Jim Bradley November 1, 2011 at 6:24 pm

What’s hilarious about this is that a large part of it derives from the entirely specious line of argument that “ideas are not scarce resources” which is demonstrably false. Ideas, creativity, etc. command a high market price (even when not IP!) when combined with crystallized knowledge … just look how well paid some managers are, and at least part of their pay is their ability to generate, manipulate, use, and implement ideas. The fact is that good ideas have a positive price which is prima fascie evidence that they are indeed scarce. I always get the feeling reading Stephen that he is downloading megabytes illegally and rationalizing it. Not that I entirely disagree with opening up IP – but I think the complexities of IP are a lot more nuanced than this.

Franklin November 1, 2011 at 7:09 pm

“…just look how well paid some managers are, and at least part of their pay is their ability to generate, manipulate, use, and implement ideas. The fact is that good ideas have a positive price which is prima fascie evidence that they are indeed scarce. ”

This is a non-sequitur.
Ideas are not scarce at all.
The ability to use them and implement them is a market skill that is rewarded in the marketplace. Some individuals are more effective than others via aptitude or maybe even circumstance.
And this is where Kinsella’s argument is strongest — deriving a profit from an idea does not deprive you of the idea. You’re still welcome to employ, invoke, and manufacture something based on that very same idea.

Jim Bradley November 1, 2011 at 10:49 pm

Franklin- think about this: there is a price of zero for a non-scarce good and there is a positive price for a scarce good. Many ideas command positive prices, even ideas that are in the public domain (!). Some ideas are economically scarce. That’s just a fact, like it or not.

Andrew from Russia November 2, 2011 at 4:05 am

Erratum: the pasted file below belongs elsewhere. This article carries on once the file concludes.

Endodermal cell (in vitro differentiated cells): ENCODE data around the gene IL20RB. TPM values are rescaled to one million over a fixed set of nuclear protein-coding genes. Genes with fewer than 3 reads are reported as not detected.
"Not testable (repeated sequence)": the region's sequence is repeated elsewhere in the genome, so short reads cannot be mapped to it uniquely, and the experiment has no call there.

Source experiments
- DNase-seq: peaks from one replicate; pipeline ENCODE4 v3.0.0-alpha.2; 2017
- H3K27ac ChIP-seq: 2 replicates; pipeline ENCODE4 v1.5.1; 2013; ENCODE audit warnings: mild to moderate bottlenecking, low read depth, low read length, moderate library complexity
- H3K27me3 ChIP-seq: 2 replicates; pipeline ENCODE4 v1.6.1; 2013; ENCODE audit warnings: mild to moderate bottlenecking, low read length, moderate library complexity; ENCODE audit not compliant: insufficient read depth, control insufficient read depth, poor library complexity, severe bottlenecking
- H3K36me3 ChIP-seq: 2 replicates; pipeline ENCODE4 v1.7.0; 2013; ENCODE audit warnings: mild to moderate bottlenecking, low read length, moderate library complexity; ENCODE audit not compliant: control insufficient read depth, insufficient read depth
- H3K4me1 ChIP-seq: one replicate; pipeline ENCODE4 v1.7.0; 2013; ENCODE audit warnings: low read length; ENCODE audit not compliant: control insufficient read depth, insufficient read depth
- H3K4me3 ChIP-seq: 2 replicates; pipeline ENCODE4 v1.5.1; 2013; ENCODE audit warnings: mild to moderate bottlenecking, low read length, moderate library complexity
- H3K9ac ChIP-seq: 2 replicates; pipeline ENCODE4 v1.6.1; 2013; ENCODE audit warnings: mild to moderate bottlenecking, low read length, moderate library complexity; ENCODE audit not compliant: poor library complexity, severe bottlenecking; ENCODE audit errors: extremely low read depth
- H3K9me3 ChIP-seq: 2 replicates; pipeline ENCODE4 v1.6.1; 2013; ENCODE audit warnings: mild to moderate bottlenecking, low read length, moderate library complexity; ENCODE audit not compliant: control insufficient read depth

Many ideas command positive prices, even ideas that are in the public domain (!). Some ideas are economically scarce.

Public-domain works are scarce because privately-owned media containing them is scarce. When the author’s copyright expires, no property becomes transferred to “the public” in general – only the owners of existing copies are relieved from restrictions on reproduction, while outsiders can’t break into a private library and demand their copy of a 19th century book. For that reason there’s always a price and there will be not a trace of communism / calculation problem absent IP.

BTW while in English the word “property” means both “ownership” and “feature”, enabling a rudimentary IP theory to be built on confusing the two, it is impossible to play this trick in Russian. We have different terms, “sobstvennost’” for “ownership” and “svoystvo” for “feature”, both derivatives of an old reflexive but different nonetheless. :)

Jim Bradley November 2, 2011 at 11:56 am

In my view, it’s just nonsense to say that the price given to some people for their ideas is because the “media is scarce”. In many cases, we’re talking six figures. Clearly research chemists, biologists, astronomers, etc. won’t agree that their ideas are non-scarce because it sure took a lot of labor and labor is scarce. The whole argument just falls down. I don’t like a lot of IP, as it is a grant of monopoly, but frankly this isn’t the way to approach the issues we have.

Stephan Kinsella November 2, 2011 at 12:52 pm

“Frankly,” Jim, you are talking like a total amateur. You have no idea what you are talking about. You have no argument at all except “duh duh labor is scarce and some people’s be gettin’ rich”. Nice political theory you got there.

Kevin Brown November 16, 2011 at 11:05 am

No, ideas are NOT scarce because ANYONE could think of the very same idea. A specific piece of matter however is forever scarce.

Stephan Kinsella November 2, 2011 at 7:45 am

By scarcity we mean rivalrous. Economists widely recognize ideas and information are not rivalrous (scarce). This cannot be denied. this is the reason they are in favor of IP: they are trying intentionally to impose scarcity where there was none.